Little boy:  Mommy, when I grow up I want to be Superman!

What kind of killjoy shatters a fantasy like that?  Life will teach him soon enough that there is no Superman and he can only grow up to be who he is.  We don’t encourage little boys to weep tears of self-pity and huddle in a corner when they realize that 26 inch biceps are not really possible.  We encourage our sons to take the best that Superman has to offer and remember their childhood dreams fondly.

barbie girl

Little girl:  Mommy, when I grow up I want to be Barbie!

Why can’t we do the same for Barbie?

Because our current cultural climate doesn’t encourage women to let go of their childhood fantasies and face reality.  Little girls are not supposed to look back on their childhood dreams and cherish the best of them.  They are supposed to continue on through life in a state of perpetual denial and immaturity.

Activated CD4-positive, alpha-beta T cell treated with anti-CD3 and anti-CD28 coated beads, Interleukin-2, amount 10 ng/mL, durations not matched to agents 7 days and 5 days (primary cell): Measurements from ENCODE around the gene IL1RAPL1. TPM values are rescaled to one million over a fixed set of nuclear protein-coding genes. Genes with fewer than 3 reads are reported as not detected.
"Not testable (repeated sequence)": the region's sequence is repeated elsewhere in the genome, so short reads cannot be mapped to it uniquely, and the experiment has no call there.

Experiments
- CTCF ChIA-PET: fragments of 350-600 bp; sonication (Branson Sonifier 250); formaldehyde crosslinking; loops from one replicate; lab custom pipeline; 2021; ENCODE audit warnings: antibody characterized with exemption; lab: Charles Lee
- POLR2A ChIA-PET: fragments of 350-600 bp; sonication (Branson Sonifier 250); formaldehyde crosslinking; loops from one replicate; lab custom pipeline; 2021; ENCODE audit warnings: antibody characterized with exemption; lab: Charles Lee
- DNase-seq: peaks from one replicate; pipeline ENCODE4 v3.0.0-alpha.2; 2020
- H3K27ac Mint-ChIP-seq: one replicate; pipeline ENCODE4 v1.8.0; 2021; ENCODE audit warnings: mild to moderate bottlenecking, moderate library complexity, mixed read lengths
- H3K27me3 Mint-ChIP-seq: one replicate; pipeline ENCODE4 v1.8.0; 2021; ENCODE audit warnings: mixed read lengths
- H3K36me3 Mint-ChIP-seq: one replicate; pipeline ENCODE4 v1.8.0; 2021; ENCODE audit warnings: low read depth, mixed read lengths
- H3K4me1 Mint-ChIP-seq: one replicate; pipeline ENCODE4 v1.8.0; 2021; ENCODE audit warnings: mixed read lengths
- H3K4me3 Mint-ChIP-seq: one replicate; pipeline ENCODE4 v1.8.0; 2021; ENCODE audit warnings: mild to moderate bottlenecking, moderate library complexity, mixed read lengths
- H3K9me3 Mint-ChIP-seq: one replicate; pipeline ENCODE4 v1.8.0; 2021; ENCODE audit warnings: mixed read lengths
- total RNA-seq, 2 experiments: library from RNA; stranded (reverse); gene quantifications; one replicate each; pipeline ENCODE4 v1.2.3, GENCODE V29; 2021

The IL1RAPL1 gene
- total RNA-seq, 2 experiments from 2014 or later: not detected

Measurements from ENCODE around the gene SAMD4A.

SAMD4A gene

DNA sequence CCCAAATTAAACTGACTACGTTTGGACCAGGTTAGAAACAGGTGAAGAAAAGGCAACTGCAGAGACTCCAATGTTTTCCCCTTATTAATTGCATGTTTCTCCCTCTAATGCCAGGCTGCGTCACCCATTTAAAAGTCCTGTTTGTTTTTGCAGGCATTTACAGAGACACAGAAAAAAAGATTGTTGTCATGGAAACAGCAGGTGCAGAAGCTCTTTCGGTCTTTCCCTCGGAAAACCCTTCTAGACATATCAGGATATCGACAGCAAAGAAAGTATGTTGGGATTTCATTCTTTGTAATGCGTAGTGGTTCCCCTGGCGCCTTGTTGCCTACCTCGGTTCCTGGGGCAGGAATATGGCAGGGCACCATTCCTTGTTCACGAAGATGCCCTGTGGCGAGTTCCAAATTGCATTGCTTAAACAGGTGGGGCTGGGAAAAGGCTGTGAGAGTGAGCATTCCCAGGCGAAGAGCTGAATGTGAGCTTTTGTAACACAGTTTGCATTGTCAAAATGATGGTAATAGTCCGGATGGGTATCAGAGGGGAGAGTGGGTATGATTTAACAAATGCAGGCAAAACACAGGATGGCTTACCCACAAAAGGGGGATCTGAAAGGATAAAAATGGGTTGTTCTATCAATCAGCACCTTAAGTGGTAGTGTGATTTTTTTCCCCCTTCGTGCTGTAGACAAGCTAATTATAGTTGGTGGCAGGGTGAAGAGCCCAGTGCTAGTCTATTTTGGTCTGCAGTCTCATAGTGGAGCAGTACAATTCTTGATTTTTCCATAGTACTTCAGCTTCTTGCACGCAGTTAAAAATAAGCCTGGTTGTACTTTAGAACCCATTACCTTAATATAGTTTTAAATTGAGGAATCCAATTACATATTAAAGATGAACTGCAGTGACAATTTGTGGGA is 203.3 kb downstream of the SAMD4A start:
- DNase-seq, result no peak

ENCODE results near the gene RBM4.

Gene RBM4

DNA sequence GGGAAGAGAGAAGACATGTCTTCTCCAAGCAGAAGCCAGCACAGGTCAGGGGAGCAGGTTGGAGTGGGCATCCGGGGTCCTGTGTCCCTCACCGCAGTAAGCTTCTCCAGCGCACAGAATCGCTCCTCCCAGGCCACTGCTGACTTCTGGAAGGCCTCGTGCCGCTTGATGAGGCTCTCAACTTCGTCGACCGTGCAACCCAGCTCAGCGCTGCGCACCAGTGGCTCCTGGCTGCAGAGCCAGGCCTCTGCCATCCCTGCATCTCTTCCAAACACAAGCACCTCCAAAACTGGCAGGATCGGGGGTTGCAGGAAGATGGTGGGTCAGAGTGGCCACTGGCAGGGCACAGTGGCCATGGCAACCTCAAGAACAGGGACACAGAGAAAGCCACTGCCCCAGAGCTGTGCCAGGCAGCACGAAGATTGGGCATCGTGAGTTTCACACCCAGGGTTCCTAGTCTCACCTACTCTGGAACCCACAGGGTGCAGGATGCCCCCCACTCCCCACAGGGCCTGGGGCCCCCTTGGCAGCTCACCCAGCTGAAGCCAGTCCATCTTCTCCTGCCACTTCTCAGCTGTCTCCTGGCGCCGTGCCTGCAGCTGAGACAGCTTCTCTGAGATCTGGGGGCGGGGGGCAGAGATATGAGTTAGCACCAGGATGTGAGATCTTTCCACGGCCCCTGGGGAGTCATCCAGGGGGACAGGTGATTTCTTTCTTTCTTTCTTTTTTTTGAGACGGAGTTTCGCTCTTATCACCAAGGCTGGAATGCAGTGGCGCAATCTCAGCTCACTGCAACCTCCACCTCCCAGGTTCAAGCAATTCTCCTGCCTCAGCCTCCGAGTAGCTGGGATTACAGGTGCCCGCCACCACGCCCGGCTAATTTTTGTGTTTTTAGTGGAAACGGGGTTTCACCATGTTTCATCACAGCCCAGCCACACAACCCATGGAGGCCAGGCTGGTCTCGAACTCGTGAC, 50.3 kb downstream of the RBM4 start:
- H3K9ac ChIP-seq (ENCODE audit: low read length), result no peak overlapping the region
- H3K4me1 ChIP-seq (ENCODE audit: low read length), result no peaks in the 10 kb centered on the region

Barbie can be anything?  So can you, honey!

No, you can’t. Be realistic.

Barbie is tall and pretty and blonde and perfectly made-up?  You can be too, honey!

No you can’t, unless of course you ARE tall, blonde and pretty. Oh, and white.  Don’t forget white.

Barbie is a caricature.  Be a real person.

Barbie has everything and shoes to match?  So can you, honey!

No you can’t.  Material wealth isn’t even that important anyways.  Be practical.

Screaming about the lack of realism in Barbie is really a metaphor for screaming about how unrealistically most women approach life and living and most of all, their own abilities and talents.  Barbie’s LACK of realism is exactly what makes her so compelling.  She cannot be what she appears to be.  The lack of reality in Barbie’s body and proportions asks us to confront our own flaws and delusions. What things do we THINK we can do, but really CAN’T?  Barbie’s dishonesty is so unambiguous that it’s hard for us to look at her and not see our own dishonesty.


This is pretty philosophical, but not without precedent.  Confronting flawed humans in art and literature and music and poetry and theatre is all about connecting us to ourselves as flawed, and thinking about ways in which we might be better.